Beer quality control organization Cask Marque has launched two new measures to assist pubs with reopening in the wake of Covid-19.
The two initiatives are an accreditation scheme for health and safety compliance, developed with its sister company, Stay in a Pub, and a set of guidelines for stocking cask ale.
Both initiatives strive to give pubs the resources they need to create the best possible experience for their customers as trading resumes.
We’re Good to Go
The new accreditation scheme, called We’re Good to Go, is a free-of-charge online program offered to the 1,700 pubs with rooms on the Stay in a Pub website and the 9,500 pubs accredited by Cask Marque.
Created in partnership with tourism agency Visit Britain, it serves to make pubs aware of the health and safety measures they must implement while keeping the public up to date on how local pubs plan to keep their communities safe.
‘There is a concern that the Government’s “Stay at Home” campaign has been so successful that consumers will initially be unwilling to visit public places and book overnight accommodation,’ explained Paul Nunny, director of Cask Marque and Stay in a Pub. ‘Giving them reassurance that staying in a pub is safe will help to break down these barriers.’
Cask stocking post-lockdown
Once customers feel safe going to the pub, Cask Marque’s newly released guidelines on selling cask ale aim to help venues deliver great-tasting beer.
According to the organization, ‘everything points to renewed relevance for cask ale’. Drinkers who have purchased bottled beer in lockdown are likely to embrace cask’s freshness as a point of difference – but getting it right is crucial to sales.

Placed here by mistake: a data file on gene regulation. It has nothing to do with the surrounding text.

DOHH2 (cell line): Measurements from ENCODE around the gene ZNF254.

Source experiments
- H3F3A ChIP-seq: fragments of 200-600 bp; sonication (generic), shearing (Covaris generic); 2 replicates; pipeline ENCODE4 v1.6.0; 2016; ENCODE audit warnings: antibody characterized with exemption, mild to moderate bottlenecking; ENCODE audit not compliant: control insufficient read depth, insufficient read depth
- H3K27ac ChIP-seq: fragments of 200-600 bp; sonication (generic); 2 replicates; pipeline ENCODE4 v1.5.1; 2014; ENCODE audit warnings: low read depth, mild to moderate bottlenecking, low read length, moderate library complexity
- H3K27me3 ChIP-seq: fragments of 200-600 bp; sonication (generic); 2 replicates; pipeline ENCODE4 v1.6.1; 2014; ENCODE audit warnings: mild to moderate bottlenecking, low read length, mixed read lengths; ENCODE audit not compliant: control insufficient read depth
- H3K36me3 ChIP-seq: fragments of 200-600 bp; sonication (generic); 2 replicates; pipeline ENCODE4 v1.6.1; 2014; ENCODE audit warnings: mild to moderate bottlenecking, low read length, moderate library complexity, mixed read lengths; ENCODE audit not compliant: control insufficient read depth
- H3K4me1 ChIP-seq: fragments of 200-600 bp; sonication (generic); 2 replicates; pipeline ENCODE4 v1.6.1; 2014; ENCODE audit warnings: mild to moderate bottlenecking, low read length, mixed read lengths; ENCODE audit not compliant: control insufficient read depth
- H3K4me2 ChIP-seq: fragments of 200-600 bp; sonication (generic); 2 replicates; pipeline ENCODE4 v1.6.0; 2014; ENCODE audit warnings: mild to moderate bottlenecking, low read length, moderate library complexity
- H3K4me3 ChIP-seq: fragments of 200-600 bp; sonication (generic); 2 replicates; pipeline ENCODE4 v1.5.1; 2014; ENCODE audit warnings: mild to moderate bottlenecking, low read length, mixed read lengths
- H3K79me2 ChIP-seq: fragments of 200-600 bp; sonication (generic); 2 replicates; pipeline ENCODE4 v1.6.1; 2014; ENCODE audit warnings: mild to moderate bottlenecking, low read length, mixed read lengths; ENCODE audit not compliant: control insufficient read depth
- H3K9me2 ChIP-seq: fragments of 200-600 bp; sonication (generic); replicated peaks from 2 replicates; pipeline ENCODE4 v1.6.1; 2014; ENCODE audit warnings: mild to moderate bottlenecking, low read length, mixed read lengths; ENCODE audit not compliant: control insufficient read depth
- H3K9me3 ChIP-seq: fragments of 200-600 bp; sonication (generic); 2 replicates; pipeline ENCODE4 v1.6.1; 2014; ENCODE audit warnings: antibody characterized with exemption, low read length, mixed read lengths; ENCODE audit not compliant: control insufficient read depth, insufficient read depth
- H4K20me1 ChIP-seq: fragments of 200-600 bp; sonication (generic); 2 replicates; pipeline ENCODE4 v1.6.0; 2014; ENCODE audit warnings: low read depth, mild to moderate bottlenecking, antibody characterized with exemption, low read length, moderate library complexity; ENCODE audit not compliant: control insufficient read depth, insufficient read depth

As a starting point, the guidelines urge operators to reflect on the role cask played in their venues before the pandemic, giving advice for pubs that never or rarely sold cask, pubs that sold some, and pubs well known for their cask selection.
Pubs without much previous cask custom are recommended to start off with a single handpump, and to remember that venues with ‘low throughput will struggle to sell cask in sufficient volume to keep the beer in good condition’. Pubs with some previous cask sales are encouraged to be strategic in the beers they stock, making sure not to double up on styles or abv levels. Finally, pubs with ample cask experience are advised to ‘focus on throughput overbreadth of choice’ as they reestablish their customer base.
Nunny emphasized that serving high-quality beer is of the utmost importance in this recovery period: ‘The on-trade will have changed,’ he said. ‘You don’t know what footfall will look like and you don’t know what beer throughput will be. But you do know that if you don’t serve your cask ale in good condition, you will lose custom – a custom that is now more needed than ever.’
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